Oskar Dirlewanger was undoubtedly a serial sex offender and pathological killer. British historian Michael Tregenza has documented Dirlewanger in Lublin, Poland and presents strong evidence that Dirlewanger murdered Polish women there, to include killing some by Strychnine injections. Had Oskar Dirlewanger survived the aftermath of the war, and been apprehended, the only question would have been which nation would have tried and executed him.
For many years after the war, the operations of Dirlewanger and his unit remained shrouded in mystery. This ended in 1988, when the author found several thousand pages of reports of Sonderkommando Dirlewanger in the U.S. National Archives, later using them to write The Cruel Hunters: SS-Sonderkommando Dirlewanger, Hitler’s Most Notorious Anti-Partisan Unit.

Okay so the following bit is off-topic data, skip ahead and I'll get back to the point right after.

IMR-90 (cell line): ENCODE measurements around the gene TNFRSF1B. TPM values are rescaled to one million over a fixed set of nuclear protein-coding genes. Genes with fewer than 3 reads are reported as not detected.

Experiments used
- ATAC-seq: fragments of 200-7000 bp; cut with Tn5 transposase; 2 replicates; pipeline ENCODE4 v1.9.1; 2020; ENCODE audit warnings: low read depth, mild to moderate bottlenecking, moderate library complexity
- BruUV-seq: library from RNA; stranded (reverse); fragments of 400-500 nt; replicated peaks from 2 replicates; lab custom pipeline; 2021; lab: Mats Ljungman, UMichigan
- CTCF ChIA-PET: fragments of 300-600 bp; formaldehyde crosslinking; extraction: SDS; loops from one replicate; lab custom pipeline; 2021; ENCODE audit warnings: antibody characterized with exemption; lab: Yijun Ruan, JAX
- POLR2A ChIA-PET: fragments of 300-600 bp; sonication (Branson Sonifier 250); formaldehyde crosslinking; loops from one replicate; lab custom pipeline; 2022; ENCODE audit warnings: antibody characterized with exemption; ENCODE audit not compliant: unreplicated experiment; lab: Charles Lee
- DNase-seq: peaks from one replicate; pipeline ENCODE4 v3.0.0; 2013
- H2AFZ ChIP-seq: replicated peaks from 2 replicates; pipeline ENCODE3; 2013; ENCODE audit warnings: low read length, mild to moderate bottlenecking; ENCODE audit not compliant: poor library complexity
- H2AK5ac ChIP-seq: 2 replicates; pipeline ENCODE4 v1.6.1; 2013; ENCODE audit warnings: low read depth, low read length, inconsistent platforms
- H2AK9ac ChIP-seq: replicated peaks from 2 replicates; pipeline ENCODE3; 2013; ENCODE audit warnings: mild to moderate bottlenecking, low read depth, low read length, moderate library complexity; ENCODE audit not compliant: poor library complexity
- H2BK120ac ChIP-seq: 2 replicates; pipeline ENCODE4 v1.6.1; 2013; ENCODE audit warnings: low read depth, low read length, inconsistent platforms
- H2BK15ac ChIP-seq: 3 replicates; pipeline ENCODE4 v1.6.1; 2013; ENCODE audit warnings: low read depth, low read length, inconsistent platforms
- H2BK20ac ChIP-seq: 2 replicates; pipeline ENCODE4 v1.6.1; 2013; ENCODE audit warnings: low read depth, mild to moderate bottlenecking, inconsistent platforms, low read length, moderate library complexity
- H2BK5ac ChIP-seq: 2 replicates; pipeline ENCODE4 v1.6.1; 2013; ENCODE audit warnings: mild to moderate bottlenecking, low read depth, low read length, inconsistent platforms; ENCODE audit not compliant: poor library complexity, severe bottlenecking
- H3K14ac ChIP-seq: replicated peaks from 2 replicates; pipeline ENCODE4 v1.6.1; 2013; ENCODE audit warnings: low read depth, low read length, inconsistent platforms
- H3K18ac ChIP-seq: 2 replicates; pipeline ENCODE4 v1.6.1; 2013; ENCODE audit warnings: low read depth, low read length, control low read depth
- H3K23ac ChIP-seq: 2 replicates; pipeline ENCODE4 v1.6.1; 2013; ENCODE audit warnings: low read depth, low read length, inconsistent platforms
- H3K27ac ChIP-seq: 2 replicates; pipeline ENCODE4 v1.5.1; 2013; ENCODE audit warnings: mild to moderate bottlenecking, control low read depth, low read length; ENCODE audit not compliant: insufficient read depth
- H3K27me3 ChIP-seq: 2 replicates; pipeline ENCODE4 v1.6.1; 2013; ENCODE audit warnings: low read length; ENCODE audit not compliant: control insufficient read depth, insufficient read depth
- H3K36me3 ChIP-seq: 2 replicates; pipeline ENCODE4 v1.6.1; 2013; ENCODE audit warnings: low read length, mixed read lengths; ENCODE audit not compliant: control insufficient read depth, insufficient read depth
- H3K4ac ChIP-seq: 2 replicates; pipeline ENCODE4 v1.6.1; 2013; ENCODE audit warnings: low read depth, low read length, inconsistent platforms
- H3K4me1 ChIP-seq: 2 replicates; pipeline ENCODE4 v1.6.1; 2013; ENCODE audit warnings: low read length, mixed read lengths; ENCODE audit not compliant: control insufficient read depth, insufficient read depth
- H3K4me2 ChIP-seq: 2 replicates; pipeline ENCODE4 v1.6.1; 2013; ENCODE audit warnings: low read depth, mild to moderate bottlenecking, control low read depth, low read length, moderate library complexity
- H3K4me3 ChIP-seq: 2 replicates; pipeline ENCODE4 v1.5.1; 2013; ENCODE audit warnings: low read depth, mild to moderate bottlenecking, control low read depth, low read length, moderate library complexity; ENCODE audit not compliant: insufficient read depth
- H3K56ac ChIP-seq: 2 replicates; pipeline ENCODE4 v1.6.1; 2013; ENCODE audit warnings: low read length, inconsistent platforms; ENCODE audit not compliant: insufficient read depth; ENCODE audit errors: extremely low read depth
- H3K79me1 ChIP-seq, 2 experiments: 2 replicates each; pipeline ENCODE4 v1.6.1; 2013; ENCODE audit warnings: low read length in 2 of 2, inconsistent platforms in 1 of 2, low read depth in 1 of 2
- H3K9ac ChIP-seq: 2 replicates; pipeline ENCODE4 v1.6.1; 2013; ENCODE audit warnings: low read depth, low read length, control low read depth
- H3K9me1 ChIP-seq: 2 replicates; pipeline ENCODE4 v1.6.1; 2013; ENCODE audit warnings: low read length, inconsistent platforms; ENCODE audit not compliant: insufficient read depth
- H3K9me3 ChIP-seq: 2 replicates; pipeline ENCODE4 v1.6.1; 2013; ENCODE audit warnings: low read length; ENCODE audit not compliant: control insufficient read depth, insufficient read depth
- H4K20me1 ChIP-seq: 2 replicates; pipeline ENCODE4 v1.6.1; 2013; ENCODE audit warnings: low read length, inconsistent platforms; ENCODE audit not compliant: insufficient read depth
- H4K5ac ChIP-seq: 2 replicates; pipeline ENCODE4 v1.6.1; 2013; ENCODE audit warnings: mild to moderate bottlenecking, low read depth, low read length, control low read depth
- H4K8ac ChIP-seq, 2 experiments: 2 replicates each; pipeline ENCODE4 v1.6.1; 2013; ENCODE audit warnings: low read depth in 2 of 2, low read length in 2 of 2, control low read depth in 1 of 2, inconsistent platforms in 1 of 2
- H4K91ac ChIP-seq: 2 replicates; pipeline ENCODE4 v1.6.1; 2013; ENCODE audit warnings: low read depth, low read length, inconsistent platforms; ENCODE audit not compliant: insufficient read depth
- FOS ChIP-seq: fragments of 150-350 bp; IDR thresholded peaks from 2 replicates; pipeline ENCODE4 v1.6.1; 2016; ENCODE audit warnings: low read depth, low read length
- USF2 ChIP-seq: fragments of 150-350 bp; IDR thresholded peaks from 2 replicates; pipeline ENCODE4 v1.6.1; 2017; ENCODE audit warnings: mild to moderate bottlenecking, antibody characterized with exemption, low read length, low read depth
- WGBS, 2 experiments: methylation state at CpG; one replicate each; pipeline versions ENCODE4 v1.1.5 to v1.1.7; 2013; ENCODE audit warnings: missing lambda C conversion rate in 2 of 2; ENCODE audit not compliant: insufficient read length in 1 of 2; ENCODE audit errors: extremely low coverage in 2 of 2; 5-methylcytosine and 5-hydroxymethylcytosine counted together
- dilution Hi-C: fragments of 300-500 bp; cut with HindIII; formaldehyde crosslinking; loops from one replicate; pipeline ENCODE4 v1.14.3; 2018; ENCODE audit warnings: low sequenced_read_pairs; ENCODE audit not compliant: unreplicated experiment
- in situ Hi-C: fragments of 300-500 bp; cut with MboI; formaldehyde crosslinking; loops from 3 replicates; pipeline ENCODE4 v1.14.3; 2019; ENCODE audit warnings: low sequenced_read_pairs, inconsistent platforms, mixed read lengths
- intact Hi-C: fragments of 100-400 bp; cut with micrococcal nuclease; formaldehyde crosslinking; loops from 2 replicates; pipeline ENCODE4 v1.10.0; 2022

During the war, Dirlewanger’s unit had the following designations:
Wilddiebkommando Oranienburg (June 1940 to July 1940)
Sonderkommando Dr. Dirlewnager (July 1940 to September 1940)
SS-Sonderbataillon Dirlewanger (September 1940 to September 1943)
Einsatz-Bataillon Dirlewanger (numberous occasions in 1943 and 1944)
SS-Regiment Dirlewanger (September 1943 to December 1944)
SS-Sturmbrigade Dirlewanger (December 1944 to February 1945)
36. Waffen-Grenadier Division der SS (February 1945 to May 1945)